7 December 2016

Kenya: Economic Opportunities Can Double If Nairobians Use Public Transport, WB Says

Nairobi — A new policy research working paper by the World Bank indicates that economic opportunities in Nairobi can double within an hour when commuters travel by foot or use public transport.

According to the analysis presented in the policy paper, modifications to the layout of the city have the potential of increasing the share of overall opportunities accessible to Nairobi residents within a given time-frame.

Residents can increase economic opportunities from 11 to 21 percent if they travel by foot and from 20 to 42 percent when commuters use public transport.

The analysis is hinged on the importance of reducing the economic distance between people and opportunities as a key factor to make a city thrive since it enables matchmaking among people, firms and job opportunities.

"On average, car users within Nairobi can access (economic opportunities) respectively; 31 percent, 58 percent and 77 percent of total opportunities within a 30, 45 and 60 minutes timeframe in congested conditions," read part of the research entitled "Matchmaking in Nairobi: The Role of Land Use."

"For matatu users the situation is drastically different as on average they can only access 4%, 10% and 20% within a 30, 45 and 60 minutes timeframe."

The report considers these accessibility figures to formal employment opportunities for public transport to be low. In comparison to the metropolitan area of Buenos Aires, for example, accessibility figures using public transportation are 7 percent, 18 percent and 34 percent for the same time thresholds.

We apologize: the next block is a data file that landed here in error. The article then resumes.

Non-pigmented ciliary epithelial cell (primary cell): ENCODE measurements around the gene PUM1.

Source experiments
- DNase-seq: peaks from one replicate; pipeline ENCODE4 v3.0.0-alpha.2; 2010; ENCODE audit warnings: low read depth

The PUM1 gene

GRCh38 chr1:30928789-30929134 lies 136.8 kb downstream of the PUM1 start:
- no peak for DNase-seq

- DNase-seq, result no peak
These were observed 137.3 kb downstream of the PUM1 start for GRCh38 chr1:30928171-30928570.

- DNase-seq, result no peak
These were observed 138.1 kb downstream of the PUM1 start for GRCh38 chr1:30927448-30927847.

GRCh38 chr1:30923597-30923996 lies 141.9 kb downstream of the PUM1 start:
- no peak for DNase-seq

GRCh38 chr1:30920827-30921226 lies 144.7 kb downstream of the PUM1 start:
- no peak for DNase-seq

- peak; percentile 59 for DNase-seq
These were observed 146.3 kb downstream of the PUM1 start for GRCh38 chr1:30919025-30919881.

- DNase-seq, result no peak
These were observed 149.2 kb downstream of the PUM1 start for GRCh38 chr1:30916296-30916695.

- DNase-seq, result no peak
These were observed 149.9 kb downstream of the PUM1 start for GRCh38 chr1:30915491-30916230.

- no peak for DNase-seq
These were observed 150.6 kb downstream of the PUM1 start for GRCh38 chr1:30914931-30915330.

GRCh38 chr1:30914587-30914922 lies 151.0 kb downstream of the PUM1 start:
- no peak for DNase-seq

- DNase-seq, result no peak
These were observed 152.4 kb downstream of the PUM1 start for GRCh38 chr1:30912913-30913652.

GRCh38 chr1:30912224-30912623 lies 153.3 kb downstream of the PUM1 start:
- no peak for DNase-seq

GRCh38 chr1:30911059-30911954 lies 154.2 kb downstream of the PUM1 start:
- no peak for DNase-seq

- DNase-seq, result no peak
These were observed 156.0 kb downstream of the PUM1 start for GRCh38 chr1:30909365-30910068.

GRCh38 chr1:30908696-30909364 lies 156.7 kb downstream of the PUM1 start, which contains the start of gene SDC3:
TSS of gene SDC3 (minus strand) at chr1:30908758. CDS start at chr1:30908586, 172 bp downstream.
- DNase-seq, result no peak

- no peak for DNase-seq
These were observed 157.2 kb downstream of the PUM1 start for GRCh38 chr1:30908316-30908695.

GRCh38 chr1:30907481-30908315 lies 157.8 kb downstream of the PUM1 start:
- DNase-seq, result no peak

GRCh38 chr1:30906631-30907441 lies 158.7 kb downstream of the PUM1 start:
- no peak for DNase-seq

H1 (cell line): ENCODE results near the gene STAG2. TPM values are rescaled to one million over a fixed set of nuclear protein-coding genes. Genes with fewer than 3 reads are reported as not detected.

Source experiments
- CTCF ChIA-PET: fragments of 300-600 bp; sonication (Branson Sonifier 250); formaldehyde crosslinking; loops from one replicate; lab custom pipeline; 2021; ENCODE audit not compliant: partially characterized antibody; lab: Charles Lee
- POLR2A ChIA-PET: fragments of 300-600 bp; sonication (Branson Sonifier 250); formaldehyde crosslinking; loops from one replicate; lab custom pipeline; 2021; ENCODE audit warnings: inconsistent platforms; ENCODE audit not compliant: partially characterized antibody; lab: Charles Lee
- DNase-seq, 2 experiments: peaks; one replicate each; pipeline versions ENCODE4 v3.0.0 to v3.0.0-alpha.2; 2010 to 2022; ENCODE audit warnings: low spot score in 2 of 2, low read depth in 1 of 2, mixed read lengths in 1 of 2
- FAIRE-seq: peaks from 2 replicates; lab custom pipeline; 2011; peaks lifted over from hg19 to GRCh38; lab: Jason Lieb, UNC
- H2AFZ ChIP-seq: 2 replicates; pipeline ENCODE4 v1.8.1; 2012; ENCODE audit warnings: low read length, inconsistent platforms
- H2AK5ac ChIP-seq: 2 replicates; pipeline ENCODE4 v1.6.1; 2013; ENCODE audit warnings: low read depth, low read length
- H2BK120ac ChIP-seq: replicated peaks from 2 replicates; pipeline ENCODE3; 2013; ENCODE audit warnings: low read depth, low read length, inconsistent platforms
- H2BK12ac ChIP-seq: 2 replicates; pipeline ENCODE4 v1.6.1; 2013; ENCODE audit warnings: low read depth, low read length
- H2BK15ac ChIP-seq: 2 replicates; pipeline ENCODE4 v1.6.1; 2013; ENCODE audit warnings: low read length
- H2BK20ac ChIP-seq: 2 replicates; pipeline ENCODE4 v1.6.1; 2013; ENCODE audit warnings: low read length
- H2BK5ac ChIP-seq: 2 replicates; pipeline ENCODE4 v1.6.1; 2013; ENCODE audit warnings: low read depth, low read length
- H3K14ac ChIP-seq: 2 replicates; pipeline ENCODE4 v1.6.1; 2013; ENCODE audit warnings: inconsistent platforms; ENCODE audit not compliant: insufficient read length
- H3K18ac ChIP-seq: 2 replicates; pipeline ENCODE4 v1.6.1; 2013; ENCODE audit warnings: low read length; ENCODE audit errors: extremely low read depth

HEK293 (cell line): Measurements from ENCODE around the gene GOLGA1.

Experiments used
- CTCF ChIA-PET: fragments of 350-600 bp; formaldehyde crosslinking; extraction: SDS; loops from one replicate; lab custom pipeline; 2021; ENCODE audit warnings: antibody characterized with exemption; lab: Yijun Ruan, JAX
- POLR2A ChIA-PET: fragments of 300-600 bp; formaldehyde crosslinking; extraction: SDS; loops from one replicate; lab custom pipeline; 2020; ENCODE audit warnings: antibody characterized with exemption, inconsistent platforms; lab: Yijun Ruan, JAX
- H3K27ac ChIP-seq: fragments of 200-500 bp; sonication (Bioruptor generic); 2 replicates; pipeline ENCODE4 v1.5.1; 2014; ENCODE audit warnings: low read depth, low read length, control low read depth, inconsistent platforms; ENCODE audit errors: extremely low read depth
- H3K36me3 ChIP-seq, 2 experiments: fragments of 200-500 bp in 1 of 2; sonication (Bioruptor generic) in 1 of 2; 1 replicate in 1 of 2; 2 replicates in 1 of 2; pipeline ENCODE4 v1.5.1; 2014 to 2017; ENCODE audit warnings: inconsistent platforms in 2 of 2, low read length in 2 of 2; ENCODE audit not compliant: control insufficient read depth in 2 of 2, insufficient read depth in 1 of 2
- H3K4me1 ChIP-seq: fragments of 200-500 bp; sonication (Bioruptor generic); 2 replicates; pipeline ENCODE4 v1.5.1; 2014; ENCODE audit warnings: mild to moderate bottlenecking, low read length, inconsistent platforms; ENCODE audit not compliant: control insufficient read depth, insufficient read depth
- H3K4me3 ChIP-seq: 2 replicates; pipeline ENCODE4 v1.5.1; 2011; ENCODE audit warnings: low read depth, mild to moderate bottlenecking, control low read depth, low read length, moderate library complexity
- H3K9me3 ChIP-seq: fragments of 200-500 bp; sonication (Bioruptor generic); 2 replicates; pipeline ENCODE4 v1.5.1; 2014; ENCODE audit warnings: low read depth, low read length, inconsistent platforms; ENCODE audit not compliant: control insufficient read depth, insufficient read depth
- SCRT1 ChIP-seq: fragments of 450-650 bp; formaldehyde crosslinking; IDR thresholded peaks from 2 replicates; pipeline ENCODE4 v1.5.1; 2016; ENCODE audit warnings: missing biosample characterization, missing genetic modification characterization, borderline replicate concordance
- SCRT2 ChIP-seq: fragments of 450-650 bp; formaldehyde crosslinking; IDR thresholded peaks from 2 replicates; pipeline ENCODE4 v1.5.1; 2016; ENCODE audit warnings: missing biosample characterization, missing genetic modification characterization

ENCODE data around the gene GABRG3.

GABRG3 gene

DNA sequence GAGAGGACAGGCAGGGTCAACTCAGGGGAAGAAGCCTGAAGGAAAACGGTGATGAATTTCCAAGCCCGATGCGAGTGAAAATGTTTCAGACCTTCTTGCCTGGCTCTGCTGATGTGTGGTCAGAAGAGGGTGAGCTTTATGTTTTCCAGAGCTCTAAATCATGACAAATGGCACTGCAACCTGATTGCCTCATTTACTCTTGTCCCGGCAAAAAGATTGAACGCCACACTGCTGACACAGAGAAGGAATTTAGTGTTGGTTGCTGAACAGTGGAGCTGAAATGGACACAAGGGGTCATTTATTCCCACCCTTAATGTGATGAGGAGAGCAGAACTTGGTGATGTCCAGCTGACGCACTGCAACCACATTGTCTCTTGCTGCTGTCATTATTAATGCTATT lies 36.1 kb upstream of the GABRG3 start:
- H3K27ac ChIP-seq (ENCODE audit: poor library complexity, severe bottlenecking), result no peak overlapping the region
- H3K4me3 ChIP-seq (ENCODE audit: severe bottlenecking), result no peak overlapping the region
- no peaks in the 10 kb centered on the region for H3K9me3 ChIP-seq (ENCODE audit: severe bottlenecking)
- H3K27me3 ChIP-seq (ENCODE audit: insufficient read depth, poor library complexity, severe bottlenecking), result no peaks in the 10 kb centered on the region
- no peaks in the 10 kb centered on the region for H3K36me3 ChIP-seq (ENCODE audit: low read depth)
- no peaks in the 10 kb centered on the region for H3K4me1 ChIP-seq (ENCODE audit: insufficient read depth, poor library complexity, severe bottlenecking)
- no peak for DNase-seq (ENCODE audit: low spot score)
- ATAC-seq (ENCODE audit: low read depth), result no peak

"Preliminary analysis of these figures tends to indicate that Nairobi is a city which is built for cars. But car use represents only 13 percent of trips for all purposes while matatus and walking are massively favored with respectively 28 percent and 41 percent of trip mode shares for all purposes," says the report, quoting an earlier study by JICA.


"The spatial layout of Nairobi reflects a complex self organization process whereby households seek to locate within reasonable distances of jobs and public amenities, maximizing accessibility within the constrained environment of sub-optimal transport investments, and governance challenges related to land-use planning and development control and enforcement," read part of the policy paper.

The paper which examines employment accessibility in Nairobi however indicates that maximizing the number of households that have access to a minimum share of jobs through more even jobs-housing balance could come at the expense of average accessibility, necessitating a trade-off between inclusive and efficient labour markets.

According to results of simulations on population density and the number of opportunities available in the city, "Nairobi in its current spatial layout performs better than any of the 10,000 counterfactual scenarios (spatial layouts) in providing access to opportunities to its residents."


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